Kaolin Case Study

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Shannag (2000)52 designed and studied very high compressive strength of 69 to 110 MPa along with incorporation of locally available natural pozzolana and silica fume. He concluded that 15% replacement of cement with silica fume along with 15% natural pozzolan gave relatively higher strength than without natural pozzolan. A.Shvarzman, K.Kovler, G.S.Grader G.E.Shter (2001)54 The effect of heat treatment parameters on the dehydroxylation/amorphization process of the kaolinite based materials such as natural and artificial kaolin clays with different amounts of amorphous phase (Metakaolin) was investigated by the above authors. The process of dehydroxylation/amorphization of kaolinite were characterized by DTA/TGA with mass-spectrometry and x-ray…show more content…
They concluded that incorporation of Metakaolin up to 15% has increased the tensile and compressive strength and also peak strain is increased at increasing rate of Metakaolin up to 15%. Incorporation of Metakaolin has slightly increased the compressive elasticity modulus. Poon et al (2001)57 investigated the rate of pozzolanic reaction of Meta kaolin in high performance cement mortars. They studied the hydration progress of Metakaolin in terms of its compressive strength, porosity and pore size distribution. They concluded that the higher pozzolanic reactivity results in a higher rate on strength development and its pore structure refinement for the cement pastes at earlier…show more content…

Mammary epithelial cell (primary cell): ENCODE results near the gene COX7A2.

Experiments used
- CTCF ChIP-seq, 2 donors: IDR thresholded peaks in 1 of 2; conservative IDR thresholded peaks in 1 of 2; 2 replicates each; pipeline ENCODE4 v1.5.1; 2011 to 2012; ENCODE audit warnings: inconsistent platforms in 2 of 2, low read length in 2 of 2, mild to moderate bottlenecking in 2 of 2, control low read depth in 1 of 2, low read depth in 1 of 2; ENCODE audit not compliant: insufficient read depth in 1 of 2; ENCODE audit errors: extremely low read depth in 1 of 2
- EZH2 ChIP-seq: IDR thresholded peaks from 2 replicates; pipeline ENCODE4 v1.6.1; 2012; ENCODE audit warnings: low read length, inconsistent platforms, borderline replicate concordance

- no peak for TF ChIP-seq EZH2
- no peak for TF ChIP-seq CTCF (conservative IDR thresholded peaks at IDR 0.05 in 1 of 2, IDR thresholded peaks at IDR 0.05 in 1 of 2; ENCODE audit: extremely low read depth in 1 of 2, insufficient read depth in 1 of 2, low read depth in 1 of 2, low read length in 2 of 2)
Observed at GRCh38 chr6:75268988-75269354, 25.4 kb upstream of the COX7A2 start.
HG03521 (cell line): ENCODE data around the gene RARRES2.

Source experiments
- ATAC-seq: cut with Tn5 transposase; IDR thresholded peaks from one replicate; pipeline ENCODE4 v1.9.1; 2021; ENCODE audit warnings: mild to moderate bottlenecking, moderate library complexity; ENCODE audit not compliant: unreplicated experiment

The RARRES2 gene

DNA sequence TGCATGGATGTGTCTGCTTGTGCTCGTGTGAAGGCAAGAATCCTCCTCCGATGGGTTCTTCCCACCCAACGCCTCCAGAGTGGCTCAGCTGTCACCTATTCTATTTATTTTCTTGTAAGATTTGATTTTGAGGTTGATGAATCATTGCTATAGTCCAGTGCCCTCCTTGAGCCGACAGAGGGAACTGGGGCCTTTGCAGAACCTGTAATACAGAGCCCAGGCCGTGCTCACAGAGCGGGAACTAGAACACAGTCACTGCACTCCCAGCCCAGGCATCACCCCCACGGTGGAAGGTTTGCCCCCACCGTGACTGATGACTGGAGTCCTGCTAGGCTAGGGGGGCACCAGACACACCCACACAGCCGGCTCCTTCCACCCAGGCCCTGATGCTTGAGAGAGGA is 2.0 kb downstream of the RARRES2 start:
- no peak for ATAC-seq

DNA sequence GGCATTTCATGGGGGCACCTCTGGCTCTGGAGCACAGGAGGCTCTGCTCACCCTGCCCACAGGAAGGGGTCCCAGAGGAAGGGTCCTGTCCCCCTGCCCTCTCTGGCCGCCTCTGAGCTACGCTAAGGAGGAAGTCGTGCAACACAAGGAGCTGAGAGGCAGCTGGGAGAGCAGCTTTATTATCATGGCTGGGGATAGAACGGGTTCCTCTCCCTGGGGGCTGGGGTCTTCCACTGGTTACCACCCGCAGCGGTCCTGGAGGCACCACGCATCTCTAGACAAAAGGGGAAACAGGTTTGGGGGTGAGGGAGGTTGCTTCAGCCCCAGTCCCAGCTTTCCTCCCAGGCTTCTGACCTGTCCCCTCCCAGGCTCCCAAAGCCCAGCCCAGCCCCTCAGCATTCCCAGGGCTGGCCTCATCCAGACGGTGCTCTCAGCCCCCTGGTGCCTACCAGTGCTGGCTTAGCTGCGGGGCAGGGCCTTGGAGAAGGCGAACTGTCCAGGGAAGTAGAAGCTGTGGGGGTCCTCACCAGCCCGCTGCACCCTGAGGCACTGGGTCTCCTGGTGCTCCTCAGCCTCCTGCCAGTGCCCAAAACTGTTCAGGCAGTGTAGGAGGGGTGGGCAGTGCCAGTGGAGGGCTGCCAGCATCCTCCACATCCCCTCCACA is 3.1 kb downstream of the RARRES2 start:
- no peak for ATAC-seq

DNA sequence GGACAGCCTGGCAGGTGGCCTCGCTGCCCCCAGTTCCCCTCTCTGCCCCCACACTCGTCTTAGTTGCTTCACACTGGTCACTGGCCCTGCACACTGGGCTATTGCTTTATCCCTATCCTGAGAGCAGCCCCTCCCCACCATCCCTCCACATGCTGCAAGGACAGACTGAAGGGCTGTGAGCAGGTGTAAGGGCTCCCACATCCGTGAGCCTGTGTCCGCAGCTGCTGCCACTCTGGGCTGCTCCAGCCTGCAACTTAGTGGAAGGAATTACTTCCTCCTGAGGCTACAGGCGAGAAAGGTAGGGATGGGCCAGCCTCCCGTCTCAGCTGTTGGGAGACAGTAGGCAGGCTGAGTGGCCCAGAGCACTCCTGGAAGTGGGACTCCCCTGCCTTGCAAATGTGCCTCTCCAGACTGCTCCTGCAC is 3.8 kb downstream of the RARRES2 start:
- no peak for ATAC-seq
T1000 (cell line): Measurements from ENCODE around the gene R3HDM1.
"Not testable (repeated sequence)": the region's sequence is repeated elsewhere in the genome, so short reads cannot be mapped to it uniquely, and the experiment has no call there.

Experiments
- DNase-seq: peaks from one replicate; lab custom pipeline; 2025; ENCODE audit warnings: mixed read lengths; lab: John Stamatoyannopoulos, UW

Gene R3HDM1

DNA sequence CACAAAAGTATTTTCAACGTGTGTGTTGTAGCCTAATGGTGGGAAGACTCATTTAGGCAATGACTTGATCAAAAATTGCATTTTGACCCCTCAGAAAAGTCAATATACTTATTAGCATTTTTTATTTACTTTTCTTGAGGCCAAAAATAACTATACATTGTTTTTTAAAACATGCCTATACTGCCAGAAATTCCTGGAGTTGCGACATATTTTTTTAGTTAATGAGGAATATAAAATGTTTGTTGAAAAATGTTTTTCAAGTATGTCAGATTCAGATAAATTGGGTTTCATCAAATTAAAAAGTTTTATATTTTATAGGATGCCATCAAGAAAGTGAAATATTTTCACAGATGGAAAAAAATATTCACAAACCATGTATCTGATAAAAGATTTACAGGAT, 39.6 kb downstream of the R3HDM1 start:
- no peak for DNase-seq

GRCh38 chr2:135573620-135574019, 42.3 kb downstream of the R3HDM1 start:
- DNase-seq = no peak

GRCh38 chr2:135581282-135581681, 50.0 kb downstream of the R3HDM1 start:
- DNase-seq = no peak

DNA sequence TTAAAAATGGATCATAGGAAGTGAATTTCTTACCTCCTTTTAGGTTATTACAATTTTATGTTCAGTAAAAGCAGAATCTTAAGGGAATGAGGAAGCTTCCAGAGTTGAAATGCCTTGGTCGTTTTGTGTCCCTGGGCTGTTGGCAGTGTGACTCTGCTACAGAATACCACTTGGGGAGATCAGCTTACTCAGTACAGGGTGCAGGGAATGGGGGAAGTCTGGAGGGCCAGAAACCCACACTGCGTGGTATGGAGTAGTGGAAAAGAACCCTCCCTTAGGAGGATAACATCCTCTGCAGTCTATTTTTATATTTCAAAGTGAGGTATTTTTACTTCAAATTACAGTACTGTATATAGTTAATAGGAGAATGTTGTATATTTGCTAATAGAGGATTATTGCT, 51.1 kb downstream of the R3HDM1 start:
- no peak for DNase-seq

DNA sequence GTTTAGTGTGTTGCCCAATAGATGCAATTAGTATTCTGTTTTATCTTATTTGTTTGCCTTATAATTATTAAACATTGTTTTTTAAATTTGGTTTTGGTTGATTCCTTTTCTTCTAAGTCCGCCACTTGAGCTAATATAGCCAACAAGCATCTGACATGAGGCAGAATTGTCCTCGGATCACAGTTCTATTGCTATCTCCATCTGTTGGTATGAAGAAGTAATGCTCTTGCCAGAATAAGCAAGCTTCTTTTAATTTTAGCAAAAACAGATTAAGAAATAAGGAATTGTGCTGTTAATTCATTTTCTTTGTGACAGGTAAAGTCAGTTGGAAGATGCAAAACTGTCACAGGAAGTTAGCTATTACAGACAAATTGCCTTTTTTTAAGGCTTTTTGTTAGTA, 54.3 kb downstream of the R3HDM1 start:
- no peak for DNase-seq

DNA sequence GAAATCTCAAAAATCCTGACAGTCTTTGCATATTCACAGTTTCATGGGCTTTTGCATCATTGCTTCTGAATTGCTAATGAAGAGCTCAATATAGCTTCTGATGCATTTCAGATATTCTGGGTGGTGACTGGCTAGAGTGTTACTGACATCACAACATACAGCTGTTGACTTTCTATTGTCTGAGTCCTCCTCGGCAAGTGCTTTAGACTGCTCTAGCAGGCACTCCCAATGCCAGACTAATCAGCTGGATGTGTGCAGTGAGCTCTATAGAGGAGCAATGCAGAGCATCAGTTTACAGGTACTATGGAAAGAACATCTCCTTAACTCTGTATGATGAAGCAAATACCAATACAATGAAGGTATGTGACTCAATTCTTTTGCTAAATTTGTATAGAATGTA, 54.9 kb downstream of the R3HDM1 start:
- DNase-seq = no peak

(2003)67 the expansive behaviors of heat cured mortars containing pozzolans and slag was investigated by the authors. In almost all the mortars, the addition of any amount of pozzolans and slag to the mixture usually reduced the onset of expansion, the rate of expansion, and long-term expansion. However, the efficiency of a particular pozzolan (or) slag in controlling expansion may depend on its Al2O3 content. Metakaolin, which contains a higher amount of reactive Al2O3, was the most effective at controlling expansion at relatively low cement replacement levels. Slag and fly ash which are also sources of Al2O3 were also effective at suppressing expansion at higher replacement levels. Silica fume was less effective at controlling expansion at conventional replacement levels, and even at higher replacement levels expansion may be

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